Rise in ‘cuckooing’ cases as County Lines gangs thrive

The number of homes across England being shut down because County Lines gangs are using them for drug dealing has quadrupled in the past four years.

Sep 17, 2019
By Tony Thompson

Figures from 20 police forces which responded to a Freedom of Information (FoI) request revealed that 186 homes were subjected to closure orders in 2018 – up from 46 in 2014. The majority were issued for anti-social behaviour and drug activity.

Paul Andell, a criminologist from the University of Suffolk, says the rising number of closure orders showed “the phenomenon of cuckooing in itself is increasing, therefore increasing numbers of properties of vulnerable people are being used as the County Lines drug business model expands”.

Speaking to The Guardian newspaper, which issued the FoI, he added: “Also, our responses to cuckooing are becoming more focused towards the prevailing broader business model of drug dealing, which increasingly goes beyond social supply, whereby previously local users would club together resources to buy and use in acquaintances’ homes.”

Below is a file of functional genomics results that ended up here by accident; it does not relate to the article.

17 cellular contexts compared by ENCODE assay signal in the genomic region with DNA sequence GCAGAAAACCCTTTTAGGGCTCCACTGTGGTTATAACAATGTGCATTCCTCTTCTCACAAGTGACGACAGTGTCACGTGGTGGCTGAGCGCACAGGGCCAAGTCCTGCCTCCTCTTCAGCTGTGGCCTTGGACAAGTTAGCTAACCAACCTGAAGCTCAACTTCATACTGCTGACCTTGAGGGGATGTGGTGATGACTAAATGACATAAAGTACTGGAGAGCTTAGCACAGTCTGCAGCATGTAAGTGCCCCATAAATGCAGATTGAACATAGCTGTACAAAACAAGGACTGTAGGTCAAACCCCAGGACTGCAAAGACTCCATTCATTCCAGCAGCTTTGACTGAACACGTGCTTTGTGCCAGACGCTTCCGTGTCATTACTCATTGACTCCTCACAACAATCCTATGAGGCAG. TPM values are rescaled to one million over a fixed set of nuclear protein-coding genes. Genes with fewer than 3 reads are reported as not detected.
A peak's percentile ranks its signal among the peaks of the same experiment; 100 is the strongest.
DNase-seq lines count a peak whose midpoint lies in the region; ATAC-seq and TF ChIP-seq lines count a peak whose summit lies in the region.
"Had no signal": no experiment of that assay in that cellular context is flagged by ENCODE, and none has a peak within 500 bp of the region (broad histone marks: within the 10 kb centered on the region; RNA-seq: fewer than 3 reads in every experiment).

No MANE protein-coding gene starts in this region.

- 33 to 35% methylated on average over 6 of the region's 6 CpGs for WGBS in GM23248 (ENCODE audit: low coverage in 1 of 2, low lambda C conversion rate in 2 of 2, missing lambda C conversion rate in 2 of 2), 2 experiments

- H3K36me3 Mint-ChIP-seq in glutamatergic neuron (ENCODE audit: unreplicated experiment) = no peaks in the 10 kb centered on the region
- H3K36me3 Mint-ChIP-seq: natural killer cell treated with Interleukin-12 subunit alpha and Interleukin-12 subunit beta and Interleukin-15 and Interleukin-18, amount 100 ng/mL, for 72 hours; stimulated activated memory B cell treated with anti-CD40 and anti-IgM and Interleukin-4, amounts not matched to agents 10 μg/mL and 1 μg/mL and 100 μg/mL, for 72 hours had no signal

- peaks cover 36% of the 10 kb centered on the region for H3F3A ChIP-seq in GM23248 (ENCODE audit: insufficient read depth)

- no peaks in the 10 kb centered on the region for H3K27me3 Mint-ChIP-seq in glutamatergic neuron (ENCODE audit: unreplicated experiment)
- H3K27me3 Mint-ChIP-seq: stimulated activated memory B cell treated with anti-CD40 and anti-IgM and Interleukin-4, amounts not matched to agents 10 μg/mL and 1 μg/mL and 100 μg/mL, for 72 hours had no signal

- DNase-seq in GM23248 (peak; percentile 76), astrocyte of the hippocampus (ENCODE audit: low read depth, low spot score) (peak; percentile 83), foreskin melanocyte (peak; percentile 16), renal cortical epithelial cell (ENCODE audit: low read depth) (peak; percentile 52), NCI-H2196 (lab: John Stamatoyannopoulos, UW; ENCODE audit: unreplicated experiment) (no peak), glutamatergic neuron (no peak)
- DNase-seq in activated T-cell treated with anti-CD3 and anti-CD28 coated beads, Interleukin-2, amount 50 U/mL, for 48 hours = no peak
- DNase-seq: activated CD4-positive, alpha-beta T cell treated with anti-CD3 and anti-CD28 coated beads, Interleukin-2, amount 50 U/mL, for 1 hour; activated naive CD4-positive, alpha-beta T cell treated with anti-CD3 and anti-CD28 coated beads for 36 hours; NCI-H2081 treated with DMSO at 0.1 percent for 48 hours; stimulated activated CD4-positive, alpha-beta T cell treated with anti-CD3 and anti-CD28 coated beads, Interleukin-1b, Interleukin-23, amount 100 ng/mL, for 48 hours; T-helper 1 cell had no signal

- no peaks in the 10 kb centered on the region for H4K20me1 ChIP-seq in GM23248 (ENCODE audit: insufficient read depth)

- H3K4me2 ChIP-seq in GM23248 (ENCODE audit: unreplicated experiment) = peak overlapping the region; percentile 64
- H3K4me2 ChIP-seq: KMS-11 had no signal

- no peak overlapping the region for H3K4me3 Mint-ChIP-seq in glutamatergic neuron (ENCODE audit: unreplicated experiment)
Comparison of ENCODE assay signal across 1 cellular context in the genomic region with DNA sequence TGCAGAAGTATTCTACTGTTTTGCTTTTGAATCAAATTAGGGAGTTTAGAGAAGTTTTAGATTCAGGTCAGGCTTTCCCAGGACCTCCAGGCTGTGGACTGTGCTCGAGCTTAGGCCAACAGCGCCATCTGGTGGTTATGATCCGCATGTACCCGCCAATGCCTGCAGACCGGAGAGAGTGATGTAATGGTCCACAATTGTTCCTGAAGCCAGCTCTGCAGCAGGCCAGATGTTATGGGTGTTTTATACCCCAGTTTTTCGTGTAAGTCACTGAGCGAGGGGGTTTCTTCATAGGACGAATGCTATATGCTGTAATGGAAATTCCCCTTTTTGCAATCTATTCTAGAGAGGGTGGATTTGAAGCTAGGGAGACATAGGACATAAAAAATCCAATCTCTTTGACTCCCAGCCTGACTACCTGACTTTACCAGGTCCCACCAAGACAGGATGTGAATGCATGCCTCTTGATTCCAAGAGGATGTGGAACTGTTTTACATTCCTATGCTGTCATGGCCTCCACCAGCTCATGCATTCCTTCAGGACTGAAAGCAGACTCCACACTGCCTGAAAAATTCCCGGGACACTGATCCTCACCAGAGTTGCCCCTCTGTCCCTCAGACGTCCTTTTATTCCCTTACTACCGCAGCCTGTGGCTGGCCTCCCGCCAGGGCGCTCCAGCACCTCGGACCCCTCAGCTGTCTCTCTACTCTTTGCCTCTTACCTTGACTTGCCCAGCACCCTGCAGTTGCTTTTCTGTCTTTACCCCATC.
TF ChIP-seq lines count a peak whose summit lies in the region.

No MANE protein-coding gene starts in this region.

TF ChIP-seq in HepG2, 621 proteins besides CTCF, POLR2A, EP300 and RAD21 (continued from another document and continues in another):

Cuckooing refers to the befriending of vulnerable people, typically with learning difficulties or mental health or addiction issues, so their homes can be used as places to keep and sell drugs as gangs from big cities expand their operations to smaller towns.

This allows dealers to cut costs with free accommodation, allowing them to engage directly with local users as they set up supply networks.

The scale of cuckooing is unclear, although last year Commander Simon Bray, the National Police Chiefs’ Council lead on drugs, said the number of people having their houses taken over could be in the thousands.

“Nowadays the markets are much more organised and the kinds of behaviours associated with cuckooing are becoming more apparent… these behaviours are more visible as enforcement officers become increasingly aware and agencies now have priorities to act against these arrangements, as County Lines are viewed as a national threat,” he explained.

North Yorkshire Police says cuckooing was a major concern in its area. As of June 30, 90 victims of cuckooing had been identified this year with 17 cease and desist notices issued. This compared with 39 victims in total last year.

Devon and Cornwall Police said that as of August, residents of around 200 homes were known to be at risk of cuckooing and were being safeguarded by officers. It said these numbers were subject to constant change and the force was taking the issue very seriously.

Meanwhile, Chief inspector Rachael Glendenning of Bedfordshire Police said the sharp rise in closure orders issued – up from one to 42 in four years – was “a means of taking positive action against drug criminality and anti-social behaviour”. She said the forces now looks to use these powers at every opportunity.

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